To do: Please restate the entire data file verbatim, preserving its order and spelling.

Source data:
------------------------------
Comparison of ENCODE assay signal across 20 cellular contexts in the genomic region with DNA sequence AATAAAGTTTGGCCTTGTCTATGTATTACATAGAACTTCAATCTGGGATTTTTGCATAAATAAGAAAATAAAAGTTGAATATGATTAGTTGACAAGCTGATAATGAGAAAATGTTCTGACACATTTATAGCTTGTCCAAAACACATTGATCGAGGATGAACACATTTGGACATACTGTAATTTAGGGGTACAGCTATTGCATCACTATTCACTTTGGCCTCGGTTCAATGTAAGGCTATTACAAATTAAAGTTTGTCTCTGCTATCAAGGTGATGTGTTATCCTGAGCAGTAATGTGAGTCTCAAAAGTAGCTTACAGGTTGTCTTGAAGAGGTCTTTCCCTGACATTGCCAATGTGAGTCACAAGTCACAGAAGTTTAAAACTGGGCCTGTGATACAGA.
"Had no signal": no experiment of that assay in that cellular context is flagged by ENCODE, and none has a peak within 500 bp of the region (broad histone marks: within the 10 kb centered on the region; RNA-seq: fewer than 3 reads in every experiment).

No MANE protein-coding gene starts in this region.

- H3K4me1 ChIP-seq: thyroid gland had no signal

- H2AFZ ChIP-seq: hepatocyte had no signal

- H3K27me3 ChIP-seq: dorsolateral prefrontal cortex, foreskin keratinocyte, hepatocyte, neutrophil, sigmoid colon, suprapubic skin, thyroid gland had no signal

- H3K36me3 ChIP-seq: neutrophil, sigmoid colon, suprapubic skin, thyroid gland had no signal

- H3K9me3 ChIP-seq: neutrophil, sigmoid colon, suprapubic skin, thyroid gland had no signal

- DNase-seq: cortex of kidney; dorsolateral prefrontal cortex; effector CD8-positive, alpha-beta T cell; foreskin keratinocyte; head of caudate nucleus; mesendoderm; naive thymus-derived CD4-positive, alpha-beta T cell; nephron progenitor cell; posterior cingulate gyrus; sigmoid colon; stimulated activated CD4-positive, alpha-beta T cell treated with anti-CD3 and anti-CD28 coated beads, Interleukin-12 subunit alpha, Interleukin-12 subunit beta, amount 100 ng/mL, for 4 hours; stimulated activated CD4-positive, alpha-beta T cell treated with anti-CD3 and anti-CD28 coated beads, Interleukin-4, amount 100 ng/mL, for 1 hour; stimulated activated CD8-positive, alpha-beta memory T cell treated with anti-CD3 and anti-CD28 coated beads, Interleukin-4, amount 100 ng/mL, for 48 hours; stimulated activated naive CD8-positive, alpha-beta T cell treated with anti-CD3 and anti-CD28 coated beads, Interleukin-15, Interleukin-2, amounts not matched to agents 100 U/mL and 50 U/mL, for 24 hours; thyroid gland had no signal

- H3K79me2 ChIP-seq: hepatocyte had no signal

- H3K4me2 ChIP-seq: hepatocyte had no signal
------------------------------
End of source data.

Comparison of ENCODE assay signal across 20 cellular contexts in the genomic region with DNA sequence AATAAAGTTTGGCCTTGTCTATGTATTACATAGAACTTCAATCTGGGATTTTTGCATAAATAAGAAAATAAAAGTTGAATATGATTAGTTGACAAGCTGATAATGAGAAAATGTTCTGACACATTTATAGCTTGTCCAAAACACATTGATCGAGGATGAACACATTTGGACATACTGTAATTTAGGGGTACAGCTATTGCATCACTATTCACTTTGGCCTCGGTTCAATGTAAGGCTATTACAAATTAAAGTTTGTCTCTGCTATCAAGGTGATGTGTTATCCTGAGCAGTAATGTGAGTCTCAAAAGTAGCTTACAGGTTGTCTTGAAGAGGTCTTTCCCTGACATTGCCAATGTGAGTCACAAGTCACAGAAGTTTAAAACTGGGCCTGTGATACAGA.
"Had no signal": no experiment of that assay in that cellular context is flagged by ENCODE, and none has a peak within 500 bp of the region (broad histone marks: within the 10 kb centered on the region; RNA-seq: fewer than 3 reads in every experiment).

No MANE protein-coding gene starts in this region.

- H3K4me1 ChIP-seq: thyroid gland had no signal

- H2AFZ ChIP-seq: hepatocyte had no signal

- H3K27me3 ChIP-seq: dorsolateral prefrontal cortex, foreskin keratinocyte, hepatocyte, neutrophil, sigmoid colon, suprapubic skin, thyroid gland had no signal

- H3K36me3 ChIP-seq: neutrophil, sigmoid colon, suprapubic skin, thyroid gland had no signal

- H3K9me3 ChIP-seq: neutrophil, sigmoid colon, suprapubic skin, thyroid gland had no signal

- DNase-seq: cortex of kidney; dorsolateral prefrontal cortex; effector CD8-positive, alpha-beta T cell; foreskin keratinocyte; head of caudate nucleus; mesendoderm; naive thymus-derived CD4-positive, alpha-beta T cell; nephron progenitor cell; posterior cingulate gyrus; sigmoid colon; stimulated activated CD4-positive, alpha-beta T cell treated with anti-CD3 and anti-CD28 coated beads, Interleukin-12 subunit alpha, Interleukin-12 subunit beta, amount 100 ng/mL, for 4 hours; stimulated activated CD4-positive, alpha-beta T cell treated with anti-CD3 and anti-CD28 coated beads, Interleukin-4, amount 100 ng/mL, for 1 hour; stimulated activated CD8-positive, alpha-beta memory T cell treated with anti-CD3 and anti-CD28 coated beads, Interleukin-4, amount 100 ng/mL, for 48 hours; stimulated activated naive CD8-positive, alpha-beta T cell treated with anti-CD3 and anti-CD28 coated beads, Interleukin-15, Interleukin-2, amounts not matched to agents 100 U/mL and 50 U/mL, for 24 hours; thyroid gland had no signal

- H3K79me2 ChIP-seq: hepatocyte had no signal

- H3K4me2 ChIP-seq: hepatocyte had no signal